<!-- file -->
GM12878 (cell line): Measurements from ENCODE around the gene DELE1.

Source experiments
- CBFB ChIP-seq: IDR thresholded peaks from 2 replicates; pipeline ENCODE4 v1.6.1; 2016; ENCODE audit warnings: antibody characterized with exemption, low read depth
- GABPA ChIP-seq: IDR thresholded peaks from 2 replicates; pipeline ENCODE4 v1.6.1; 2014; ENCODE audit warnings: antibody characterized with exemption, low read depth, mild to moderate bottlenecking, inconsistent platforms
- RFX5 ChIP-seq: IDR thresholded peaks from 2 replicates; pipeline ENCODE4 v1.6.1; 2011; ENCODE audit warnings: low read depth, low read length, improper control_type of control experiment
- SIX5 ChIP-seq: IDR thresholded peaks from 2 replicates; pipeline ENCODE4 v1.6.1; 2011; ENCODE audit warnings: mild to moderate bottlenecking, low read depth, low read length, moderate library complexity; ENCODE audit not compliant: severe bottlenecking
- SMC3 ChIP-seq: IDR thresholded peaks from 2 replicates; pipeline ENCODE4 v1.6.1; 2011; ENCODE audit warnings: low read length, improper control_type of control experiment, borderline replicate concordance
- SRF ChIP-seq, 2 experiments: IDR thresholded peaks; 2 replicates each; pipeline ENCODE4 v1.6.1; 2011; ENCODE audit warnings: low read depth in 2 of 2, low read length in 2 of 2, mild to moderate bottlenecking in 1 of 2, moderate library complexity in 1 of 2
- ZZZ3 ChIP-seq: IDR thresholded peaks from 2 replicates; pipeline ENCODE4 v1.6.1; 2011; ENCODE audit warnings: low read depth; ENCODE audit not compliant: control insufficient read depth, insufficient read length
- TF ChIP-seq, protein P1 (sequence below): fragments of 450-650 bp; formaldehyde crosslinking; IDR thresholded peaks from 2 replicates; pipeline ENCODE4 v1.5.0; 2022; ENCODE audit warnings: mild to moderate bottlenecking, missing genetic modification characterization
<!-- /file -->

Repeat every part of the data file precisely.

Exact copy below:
GM12878 (cell line): Measurements from ENCODE around the gene DELE1.

Source experiments
- CBFB ChIP-seq: IDR thresholded peaks from 2 replicates; pipeline ENCODE4 v1.6.1; 2016; ENCODE audit warnings: antibody characterized with exemption, low read depth
- GABPA ChIP-seq: IDR thresholded peaks from 2 replicates; pipeline ENCODE4 v1.6.1; 2014; ENCODE audit warnings: antibody characterized with exemption, low read depth, mild to moderate bottlenecking, inconsistent platforms
- RFX5 ChIP-seq: IDR thresholded peaks from 2 replicates; pipeline ENCODE4 v1.6.1; 2011; ENCODE audit warnings: low read depth, low read length, improper control_type of control experiment
- SIX5 ChIP-seq: IDR thresholded peaks from 2 replicates; pipeline ENCODE4 v1.6.1; 2011; ENCODE audit warnings: mild to moderate bottlenecking, low read depth, low read length, moderate library complexity; ENCODE audit not compliant: severe bottlenecking
- SMC3 ChIP-seq: IDR thresholded peaks from 2 replicates; pipeline ENCODE4 v1.6.1; 2011; ENCODE audit warnings: low read length, improper control_type of control experiment, borderline replicate concordance
- SRF ChIP-seq, 2 experiments: IDR thresholded peaks; 2 replicates each; pipeline ENCODE4 v1.6.1; 2011; ENCODE audit warnings: low read depth in 2 of 2, low read length in 2 of 2, mild to moderate bottlenecking in 1 of 2, moderate library complexity in 1 of 2
- ZZZ3 ChIP-seq: IDR thresholded peaks from 2 replicates; pipeline ENCODE4 v1.6.1; 2011; ENCODE audit warnings: low read depth; ENCODE audit not compliant: control insufficient read depth, insufficient read length
- TF ChIP-seq, protein P1 (sequence below): fragments of 450-650 bp; formaldehyde crosslinking; IDR thresholded peaks from 2 replicates; pipeline ENCODE4 v1.5.0; 2022; ENCODE audit warnings: mild to moderate bottlenecking, missing genetic modification characterization